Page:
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Waiting for the rain

By Jennifer Bryant, 2015 Noble-Watoto Fellow

Posted Oct. 2, 2015

The fields have been planted, and now Uganda is waiting for the rain to come. During my travels last week, every woman we interviewed talked about the rains coming late. The story is the same at the Lubbe Farm, but Watoto is lucky to have great donors that have supplied them with irrigation equipment for some of the fields. Preparations for drought started more than a month ago. They have a new irrigation pump that they fitted to supply water from the irrigation pond to the fields.

irrigation pipes on the pumpKiyongo and Joe put the irrigation pipes on the pump.

Sprinklers are being put in some of the maize plots. The fields need to be wet in order to apply fertilizer, and the time for fertilizer is approaching.

help with irrigation equipmentTamale and Barbra help to put the irrigation equipment together.

We received a good rain Friday, and we all rejoiced as the rain poured down. This rain has not been consistent and more is needed. We are thankful to have the irrigation for some of the fields but many are still not irrigated.

start of the rainsThe start of the rains came on Friday.

We are still battling the Anthracnose on the mangos, but it seems to be slowing down. We have thrown out the infected seedlings and washed and sanitized the planting sacks for reuse. It took a whole day to wash and sanitize the bags to ensure that the fungus would not spread.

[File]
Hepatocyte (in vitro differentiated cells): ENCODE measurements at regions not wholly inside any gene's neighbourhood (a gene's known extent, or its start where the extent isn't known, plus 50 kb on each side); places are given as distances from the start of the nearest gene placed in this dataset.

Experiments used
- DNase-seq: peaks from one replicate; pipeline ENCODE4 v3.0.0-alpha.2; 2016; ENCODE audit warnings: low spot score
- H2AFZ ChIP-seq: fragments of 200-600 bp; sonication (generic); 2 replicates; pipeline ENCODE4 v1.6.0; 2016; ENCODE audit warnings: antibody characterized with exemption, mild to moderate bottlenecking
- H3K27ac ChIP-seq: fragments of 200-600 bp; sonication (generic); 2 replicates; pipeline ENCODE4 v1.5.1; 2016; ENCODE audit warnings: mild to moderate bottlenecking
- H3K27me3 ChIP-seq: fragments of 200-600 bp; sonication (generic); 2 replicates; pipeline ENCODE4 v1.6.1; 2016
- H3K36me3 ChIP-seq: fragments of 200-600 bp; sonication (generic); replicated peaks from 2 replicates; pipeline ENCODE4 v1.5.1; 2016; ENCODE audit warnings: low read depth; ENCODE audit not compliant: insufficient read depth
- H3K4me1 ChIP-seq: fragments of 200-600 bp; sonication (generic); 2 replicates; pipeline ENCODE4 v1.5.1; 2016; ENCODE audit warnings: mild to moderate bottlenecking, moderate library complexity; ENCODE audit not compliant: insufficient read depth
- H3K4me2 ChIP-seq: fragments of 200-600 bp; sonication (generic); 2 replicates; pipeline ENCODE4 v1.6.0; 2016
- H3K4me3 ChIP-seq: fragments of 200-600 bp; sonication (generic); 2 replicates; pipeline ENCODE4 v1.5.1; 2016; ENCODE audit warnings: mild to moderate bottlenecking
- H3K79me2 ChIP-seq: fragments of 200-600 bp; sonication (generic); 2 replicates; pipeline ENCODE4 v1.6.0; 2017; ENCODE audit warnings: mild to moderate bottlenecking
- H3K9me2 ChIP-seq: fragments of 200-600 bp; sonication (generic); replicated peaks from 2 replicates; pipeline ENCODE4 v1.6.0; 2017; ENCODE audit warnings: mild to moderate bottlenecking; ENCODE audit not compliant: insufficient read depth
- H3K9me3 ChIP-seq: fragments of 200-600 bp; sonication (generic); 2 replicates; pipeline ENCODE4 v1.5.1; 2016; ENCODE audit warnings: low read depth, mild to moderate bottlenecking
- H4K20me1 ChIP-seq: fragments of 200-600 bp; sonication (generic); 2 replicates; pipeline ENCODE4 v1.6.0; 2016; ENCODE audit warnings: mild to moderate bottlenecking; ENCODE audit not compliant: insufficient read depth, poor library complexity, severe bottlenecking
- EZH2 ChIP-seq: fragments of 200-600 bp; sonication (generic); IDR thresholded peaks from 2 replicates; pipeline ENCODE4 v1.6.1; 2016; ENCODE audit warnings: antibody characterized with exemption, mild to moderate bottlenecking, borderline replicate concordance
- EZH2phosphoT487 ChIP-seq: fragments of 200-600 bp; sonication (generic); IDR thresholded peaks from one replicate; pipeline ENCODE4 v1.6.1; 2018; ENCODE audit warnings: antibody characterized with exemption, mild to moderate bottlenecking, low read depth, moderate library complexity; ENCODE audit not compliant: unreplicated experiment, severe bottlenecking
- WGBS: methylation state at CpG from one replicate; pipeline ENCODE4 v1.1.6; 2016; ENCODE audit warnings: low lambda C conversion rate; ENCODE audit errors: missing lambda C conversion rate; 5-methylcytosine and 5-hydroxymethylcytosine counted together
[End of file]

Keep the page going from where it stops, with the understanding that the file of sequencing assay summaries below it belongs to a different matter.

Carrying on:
wash the planting bagsPossible and Disan wash the planting bags.

sanitized bagsThe bags are washed, sanitized with bleach, and set out to dry.

The shade cloth has been completed and there are more than 1,000 seedlings inside. The transplanting is almost finished, and we are beginning to plant the leftover seeds from the last planting.

transplanted mangoPossible, Francis and Edisa place the newly transplanted mango seedling in the shade cloth.

About the Author

Jennifer Bryant is a 2015 Noble-Watoto Fellow working at Watoto Child Care Ministries in Uganda. Bryant is from Oklahoma City, Oklahoma, and is in her first year of the master of international agriculture program at Oklahoma State University, where she focuses on international agriculture development and sustainability.

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